NEW YORK — The Rev. Nathaniel Grady, a pious man and a fiery orator, was born to do the Lord's work.
As a boy, he walked to Sunday school hand in hand with his mother and sister. As an adult, he became a Methodist minister, shepherding a devoted flock in the rugged East Bronx while fostering friendships with judges, bishops, police chiefs, an ex-governor.
But prosecutors ignored Nat Grady's past when he was accused in 1984 of sexually abusing a half-dozen 3-year-olds, snatching them at nap time from his church day-care center.
When he was convicted 15 months later of rape, sodomy and sexual abuse, Grady recalls feeling nothing--"just numb." At 47, this clergyman became a convict facing a virtual death sentence: 45 years behind bars.
He would appeal his conviction, yes. But like Jesus in the garden at Gethsemane, the minister felt alone and abandoned. Where would he find someone to believe in his innocence?
The answer, it turned out, was in a special unit for pederasts and problem inmates at Clinton state prison. There he met four other men--fellow victims of what they call a witch hunt more appropriate for 17th-century Salem, Mass., than 20th-century New York.
The five men shared their stories: In a series of high-profile trials instigated by Bronx District Attorney Mario Merola, all were convicted of sexually abusing children in Bronx day-care centers.
They spoke of disappearing documents and uncorroborated testimony, of biased judges and tainted jurors, of kindergarten kids and an overzealous district attorney.
"We weren't formally a group," Grady said. "But there was a sense that whatever it takes, we're going to win this."
They did--but only after more than a dozen years of legal battles.
All five had their convictions overturned, an extraordinary judicial rebuke of Merola's prosecutions. None was ever retried. All blamed Merola's fevered efforts. None received even a simple apology.
Grady, after 13 appeals and more than 10 years in prison, was the last to walk free.
On July 11, 1996, he was met by another group of believers: his wife, Pearl; a pair of Methodist ministers; and the most important believer of all--attorney Joel Rudin, who had made liberating the "Bronx Five" a personal crusade.
In early 1984, the nation seemed overrun by a new and horrifying scourge: child abuse in day-care centers.
There was the McMartin case in Los Angeles. Margaret Kelly Michaels was accused of vile crimes against preschoolers in New Jersey. Similar reports surfaced in Nashville, Tenn., Vineland, N.J., and West Point, N.Y.
In the Bronx, headlines screamed that dozens of children had been abused at day-care centers.
Merola was a politician turned prosecutor, a two-term city councilman who became Bronx district attorney in 1973. Balding and brash, Merola had a reputation for incorruptibility and a taste for publicity: He personally handled the guilty plea of David "Son of Sam" Berkowitz.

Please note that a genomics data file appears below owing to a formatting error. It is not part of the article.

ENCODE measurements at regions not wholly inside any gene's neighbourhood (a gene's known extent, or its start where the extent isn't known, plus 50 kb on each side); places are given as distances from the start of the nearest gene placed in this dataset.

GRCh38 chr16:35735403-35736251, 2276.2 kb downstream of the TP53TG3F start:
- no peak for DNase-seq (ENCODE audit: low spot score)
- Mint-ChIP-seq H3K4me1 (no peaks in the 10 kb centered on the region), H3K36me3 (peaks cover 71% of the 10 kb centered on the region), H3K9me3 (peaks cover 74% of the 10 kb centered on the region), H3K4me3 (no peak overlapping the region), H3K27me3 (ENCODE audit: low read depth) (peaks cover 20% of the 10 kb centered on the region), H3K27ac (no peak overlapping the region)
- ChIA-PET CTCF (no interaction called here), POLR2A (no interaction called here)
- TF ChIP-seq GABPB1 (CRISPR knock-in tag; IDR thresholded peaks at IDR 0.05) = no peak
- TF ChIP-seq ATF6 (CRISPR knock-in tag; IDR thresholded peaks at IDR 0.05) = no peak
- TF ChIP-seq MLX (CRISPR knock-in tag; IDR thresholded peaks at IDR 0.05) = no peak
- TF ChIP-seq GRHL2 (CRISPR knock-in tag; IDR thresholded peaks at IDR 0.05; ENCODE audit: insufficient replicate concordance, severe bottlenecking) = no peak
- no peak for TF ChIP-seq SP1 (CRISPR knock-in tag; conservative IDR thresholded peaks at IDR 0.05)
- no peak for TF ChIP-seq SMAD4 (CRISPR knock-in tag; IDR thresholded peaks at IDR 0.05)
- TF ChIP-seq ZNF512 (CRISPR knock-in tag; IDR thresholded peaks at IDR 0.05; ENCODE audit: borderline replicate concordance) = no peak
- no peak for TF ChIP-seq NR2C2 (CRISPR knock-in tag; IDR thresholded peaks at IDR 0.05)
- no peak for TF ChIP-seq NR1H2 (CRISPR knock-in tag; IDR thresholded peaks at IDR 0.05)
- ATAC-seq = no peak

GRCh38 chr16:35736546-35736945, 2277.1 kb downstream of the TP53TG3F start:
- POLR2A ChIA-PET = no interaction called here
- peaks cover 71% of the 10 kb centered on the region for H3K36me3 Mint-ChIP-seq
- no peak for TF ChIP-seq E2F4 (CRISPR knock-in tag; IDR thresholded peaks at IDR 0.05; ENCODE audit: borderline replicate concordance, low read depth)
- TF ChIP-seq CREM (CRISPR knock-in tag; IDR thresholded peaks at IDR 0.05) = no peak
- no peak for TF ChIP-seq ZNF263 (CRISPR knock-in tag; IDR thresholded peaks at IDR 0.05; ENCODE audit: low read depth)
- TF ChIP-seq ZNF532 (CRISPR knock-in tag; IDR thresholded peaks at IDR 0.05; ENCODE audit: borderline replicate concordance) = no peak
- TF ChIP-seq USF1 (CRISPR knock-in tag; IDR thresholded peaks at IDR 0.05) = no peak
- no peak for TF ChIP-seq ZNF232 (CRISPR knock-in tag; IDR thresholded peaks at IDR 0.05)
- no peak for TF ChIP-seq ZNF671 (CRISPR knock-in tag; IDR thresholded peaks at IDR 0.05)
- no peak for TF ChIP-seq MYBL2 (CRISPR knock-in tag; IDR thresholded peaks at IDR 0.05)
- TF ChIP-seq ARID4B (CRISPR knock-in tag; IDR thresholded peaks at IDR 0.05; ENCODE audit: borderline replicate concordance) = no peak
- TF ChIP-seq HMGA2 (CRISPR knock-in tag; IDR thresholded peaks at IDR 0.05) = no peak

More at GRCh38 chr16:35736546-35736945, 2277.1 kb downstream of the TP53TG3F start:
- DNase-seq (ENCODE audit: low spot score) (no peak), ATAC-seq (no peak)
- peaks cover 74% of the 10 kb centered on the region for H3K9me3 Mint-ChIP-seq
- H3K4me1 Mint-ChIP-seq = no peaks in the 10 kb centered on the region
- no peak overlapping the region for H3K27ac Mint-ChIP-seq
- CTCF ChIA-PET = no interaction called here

"I'm the first to admit that I don't exactly run from media attention," he would write in his autobiography.
In February 1984, his office targeted two accused child molesters--the Rev. Grady, who was married with two children, and 21-year-old Alberto Ramos, an aspiring teacher from a close-knit family.
City officials quickly cleared Ramos of rape allegations. The Grady investigation was dry for months.
But on Aug. 1, a Bronx woman, accompanied by her 4-year-old daughter, Tiffany, told the DA's office her child was sexually abused at the city-funded PRACA Day Care Center. Tiffany said other children were abused, and blamed her teacher, "Albert."
Merola moved quickly. Three workers at that center--Albert Algarin, 21; Jesus Torres, 29 and Franklin Beauchamp, 27--were indicted on charges of rape, sodomy and sex abuse. And Merola's office reopened the case against Alberto Ramos.
"We had one of the biggest cases of the sex abuse of children ever to emerge in this country," Merola wrote proudly in his book, "Big City D.A." The Daily News was soon hyping Merola as a mayoral candidate.
The PRACA cases were troublesome. Tiffany's mother was irate at center management over a bill for six weeks' back tuition. No adults could corroborate the children's ever-changing allegations.
One of Beauchamp's jurors had a son awaiting sentencing on a Bronx crack charge, but the trial judge let her deliberate.
Algarin's jury pool may have been biased when Merola told the New York Times that the suspect was tested for venereal disease because one of the students had gonorrhea. It wasn't true.
Most odious was the Ramos case, where prosecutors either lost or deliberately withheld evidence that could have cleared the college student of raping a 5-year-old girl at the Concourse Day Care Center.
They never revealed that the girl openly masturbated at the center, which could explain her vaginal irritation, or that she frequently watched adult films on cable television, which could explain her detailed statement to prosecutors.